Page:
Posts Tagged ‘ cyborg ’

Cyborgization = Evolution?

HuCo 500 – Weekly questions

Communications technologies and biotechnologies are the crucial tools recrafting our bodies. These tools embody and enforce new social relations for women world-wide. Technologies and scientific discourses can be partially understood as formalizations, i.e., as frozen moments, of the fluid social interactions constituting them, but they should also be viewed as instruments for enforcing meanings. The boundary is permeable between tool and myth, instrument and concept, historical systems of social relations and historical anatomies of possible bodies, including objects of knowledge. Indeed, myth and tool mutually constitute each other. (Haraway)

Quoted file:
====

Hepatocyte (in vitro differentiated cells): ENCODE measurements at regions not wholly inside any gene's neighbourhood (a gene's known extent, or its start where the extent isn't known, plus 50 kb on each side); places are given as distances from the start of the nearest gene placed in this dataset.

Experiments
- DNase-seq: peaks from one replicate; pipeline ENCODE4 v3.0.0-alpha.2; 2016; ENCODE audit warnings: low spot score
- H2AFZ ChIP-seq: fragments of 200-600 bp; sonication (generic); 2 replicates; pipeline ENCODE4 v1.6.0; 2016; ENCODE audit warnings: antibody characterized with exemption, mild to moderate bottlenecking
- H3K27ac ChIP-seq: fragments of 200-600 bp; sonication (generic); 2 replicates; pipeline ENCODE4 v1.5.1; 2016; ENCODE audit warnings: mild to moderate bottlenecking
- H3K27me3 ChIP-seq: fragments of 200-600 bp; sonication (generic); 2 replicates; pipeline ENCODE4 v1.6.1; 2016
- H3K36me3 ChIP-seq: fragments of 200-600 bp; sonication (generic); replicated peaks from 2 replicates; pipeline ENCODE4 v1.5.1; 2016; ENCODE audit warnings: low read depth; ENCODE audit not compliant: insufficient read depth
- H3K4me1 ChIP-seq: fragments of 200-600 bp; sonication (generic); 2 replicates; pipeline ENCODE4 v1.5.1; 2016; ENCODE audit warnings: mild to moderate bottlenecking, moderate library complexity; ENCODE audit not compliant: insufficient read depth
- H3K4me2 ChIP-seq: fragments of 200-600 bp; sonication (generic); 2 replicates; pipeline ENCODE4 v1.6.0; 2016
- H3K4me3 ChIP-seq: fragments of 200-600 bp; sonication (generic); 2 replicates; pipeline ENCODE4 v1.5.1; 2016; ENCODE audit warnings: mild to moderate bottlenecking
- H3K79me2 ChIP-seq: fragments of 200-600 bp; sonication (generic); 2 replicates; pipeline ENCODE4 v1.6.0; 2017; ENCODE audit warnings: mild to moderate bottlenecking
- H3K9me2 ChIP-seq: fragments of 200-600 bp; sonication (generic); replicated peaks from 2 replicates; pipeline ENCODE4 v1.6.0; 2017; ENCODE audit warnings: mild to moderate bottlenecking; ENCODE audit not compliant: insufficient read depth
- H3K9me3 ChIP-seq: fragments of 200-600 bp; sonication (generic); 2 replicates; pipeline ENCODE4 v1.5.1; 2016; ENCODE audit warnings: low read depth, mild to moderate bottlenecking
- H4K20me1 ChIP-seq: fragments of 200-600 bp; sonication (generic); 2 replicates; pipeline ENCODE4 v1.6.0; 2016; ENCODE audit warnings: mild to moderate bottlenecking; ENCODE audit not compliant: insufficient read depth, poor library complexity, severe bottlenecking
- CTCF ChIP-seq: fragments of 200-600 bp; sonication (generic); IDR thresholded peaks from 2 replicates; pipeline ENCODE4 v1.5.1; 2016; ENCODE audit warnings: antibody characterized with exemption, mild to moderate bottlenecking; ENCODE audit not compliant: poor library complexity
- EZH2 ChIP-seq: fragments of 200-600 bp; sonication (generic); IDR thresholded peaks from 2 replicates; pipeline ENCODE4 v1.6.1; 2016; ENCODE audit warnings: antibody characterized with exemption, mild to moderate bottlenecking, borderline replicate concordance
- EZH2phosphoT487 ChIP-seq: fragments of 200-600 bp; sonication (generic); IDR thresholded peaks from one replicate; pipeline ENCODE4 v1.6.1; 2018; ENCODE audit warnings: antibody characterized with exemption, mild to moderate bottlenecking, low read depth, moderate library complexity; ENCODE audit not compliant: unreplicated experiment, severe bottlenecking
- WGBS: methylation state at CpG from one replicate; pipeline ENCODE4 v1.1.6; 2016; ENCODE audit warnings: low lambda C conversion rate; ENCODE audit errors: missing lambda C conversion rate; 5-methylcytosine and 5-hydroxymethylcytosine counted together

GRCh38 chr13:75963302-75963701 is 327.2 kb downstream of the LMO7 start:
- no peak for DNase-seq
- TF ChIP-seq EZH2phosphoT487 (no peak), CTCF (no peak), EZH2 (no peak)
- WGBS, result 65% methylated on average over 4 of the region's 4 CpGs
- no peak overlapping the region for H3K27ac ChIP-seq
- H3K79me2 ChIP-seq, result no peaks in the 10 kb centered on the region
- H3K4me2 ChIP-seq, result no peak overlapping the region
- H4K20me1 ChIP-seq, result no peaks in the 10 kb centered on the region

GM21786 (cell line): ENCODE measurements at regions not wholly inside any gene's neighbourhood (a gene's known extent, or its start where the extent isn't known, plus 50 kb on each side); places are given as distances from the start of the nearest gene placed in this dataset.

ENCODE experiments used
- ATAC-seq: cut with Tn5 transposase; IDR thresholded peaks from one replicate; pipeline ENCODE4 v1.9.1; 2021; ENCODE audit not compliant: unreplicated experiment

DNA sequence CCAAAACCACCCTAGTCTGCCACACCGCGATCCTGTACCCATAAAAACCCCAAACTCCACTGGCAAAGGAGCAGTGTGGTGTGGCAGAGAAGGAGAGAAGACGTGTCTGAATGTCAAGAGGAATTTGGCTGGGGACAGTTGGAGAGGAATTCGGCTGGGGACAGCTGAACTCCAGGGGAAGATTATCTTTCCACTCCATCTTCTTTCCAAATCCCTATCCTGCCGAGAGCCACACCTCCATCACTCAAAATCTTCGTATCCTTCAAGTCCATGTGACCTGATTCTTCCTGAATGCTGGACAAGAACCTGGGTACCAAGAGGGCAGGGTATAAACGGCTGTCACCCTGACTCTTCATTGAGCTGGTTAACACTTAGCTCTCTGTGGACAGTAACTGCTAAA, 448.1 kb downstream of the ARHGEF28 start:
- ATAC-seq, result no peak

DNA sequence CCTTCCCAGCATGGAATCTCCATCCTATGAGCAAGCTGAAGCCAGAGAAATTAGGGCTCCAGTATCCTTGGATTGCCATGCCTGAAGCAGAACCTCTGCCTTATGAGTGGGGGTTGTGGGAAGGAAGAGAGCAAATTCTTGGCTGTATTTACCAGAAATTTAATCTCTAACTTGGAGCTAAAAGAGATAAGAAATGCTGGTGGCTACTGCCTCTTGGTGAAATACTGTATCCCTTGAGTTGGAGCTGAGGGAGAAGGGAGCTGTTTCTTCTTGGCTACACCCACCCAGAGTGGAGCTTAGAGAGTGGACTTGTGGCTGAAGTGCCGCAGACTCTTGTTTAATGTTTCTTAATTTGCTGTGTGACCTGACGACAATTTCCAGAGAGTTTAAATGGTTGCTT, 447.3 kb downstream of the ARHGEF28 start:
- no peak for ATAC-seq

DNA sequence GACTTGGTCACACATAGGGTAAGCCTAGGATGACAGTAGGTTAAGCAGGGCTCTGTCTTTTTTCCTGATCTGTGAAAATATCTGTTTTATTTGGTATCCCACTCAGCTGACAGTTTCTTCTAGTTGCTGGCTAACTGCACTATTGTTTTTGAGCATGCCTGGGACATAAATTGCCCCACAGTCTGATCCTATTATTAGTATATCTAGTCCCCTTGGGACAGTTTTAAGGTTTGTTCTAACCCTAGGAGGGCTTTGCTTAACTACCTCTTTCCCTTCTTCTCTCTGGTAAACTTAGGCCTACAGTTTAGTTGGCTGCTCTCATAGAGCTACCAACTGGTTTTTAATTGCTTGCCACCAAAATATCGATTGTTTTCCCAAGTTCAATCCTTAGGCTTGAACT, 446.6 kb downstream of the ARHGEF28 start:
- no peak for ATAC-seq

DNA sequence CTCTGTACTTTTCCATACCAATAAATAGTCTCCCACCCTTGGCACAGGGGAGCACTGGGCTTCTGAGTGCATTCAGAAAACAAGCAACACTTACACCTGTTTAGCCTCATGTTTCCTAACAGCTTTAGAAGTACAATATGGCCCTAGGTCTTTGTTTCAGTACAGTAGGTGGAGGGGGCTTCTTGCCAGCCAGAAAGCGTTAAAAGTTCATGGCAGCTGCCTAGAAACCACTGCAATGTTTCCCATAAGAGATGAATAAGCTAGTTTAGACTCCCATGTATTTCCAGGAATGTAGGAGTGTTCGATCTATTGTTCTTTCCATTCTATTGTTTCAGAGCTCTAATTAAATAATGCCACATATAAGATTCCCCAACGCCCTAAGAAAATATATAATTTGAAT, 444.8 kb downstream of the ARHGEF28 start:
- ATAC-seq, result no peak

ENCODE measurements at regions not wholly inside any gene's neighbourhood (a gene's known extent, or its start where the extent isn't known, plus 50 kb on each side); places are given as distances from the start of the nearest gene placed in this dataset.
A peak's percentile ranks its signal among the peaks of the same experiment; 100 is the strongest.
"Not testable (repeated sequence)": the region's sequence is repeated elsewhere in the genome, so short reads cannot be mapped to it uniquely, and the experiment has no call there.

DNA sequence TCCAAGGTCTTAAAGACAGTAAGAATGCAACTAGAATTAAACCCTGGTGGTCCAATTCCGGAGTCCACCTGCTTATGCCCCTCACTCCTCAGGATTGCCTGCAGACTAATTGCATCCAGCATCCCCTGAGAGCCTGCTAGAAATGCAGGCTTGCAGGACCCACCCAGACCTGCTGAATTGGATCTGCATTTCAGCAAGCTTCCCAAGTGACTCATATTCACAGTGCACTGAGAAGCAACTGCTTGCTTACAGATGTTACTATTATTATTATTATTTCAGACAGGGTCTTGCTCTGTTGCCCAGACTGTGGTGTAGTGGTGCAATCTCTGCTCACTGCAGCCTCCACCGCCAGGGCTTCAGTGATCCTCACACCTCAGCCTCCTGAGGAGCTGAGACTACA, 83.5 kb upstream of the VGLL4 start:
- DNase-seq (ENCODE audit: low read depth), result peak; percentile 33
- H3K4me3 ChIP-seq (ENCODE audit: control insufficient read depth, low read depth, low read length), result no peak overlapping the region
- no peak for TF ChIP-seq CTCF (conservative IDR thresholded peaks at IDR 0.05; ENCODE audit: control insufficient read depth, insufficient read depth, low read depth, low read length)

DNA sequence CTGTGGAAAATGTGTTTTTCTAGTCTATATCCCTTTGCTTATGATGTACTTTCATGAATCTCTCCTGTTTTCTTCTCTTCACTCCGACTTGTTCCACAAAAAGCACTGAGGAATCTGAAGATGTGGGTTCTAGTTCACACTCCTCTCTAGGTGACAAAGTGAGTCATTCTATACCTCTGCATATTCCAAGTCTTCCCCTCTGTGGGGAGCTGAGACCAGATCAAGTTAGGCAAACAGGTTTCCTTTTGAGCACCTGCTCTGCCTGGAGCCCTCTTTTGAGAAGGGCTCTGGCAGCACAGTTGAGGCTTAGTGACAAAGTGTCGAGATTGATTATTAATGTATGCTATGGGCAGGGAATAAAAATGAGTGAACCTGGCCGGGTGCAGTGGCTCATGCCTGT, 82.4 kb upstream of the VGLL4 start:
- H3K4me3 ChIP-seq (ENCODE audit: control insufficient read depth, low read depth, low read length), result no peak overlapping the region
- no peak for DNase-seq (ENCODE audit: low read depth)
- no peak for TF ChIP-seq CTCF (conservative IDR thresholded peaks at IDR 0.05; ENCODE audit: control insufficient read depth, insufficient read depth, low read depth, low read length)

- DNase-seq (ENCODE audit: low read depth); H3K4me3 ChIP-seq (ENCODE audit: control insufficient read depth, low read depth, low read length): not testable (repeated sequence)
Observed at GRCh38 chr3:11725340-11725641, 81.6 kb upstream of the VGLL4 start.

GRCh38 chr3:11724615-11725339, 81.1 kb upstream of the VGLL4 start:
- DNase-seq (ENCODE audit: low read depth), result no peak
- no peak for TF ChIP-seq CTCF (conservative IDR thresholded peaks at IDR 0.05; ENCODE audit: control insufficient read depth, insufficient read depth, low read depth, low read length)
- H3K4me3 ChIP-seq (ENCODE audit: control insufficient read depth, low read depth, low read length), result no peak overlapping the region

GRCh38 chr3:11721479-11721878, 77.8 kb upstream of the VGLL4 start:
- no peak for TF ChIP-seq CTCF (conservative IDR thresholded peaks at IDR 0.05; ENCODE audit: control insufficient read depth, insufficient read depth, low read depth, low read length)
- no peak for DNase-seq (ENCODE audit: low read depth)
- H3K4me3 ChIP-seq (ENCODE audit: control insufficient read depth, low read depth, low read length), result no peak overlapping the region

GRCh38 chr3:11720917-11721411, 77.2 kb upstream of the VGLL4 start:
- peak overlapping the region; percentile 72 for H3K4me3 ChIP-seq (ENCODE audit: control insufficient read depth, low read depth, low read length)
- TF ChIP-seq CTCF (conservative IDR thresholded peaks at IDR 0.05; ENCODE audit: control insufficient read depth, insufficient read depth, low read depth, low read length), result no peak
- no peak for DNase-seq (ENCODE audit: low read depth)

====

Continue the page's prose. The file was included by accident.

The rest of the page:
Throughout this course, I think my questions have demonstrated that I am particularly concerned with how technology fundamentally changes how we think.  Donna Haraway, a bit dramatically, states the obvious about the transformations that are occurring and have occurred in our society (or ‘politics’, in the sense that Haraway uses the word): that we are all socially constructed by the tools we rely on to shape our reality.  We are all cyborgs, already, since in many cases the tools have already been embodied; we use them to define ourselves.  They shape our mythology.  Take, for instance, the act of knowledge acquisition; the internet as technological development has changed how we process and evaluate information by making it almost universally accessible and mostly unfiltered, and by putting the means of production and mass-dissemination in the hands of the public.  The speed of communication has also affected how we process information; it has created social expectations, new conventions for interaction.  An individual of average intelligence from fifty years ago would have to struggle to make sense of our 21st century reality, and would likely experience a crippling anxiety just trying to keep up with what the individual of average intelligence today does effortlessly.[1] Arguably this could be said of any given time period, but I think the changes over time have never been so drastic or dramatic throughout human history than in the last two decades, and almost entirely due to how technology has transformed our lives.  My question is: where does such a paradigm lead?  What does it mean for us, as human beings, to become increasingly defined by our technologies (rather than defining them)?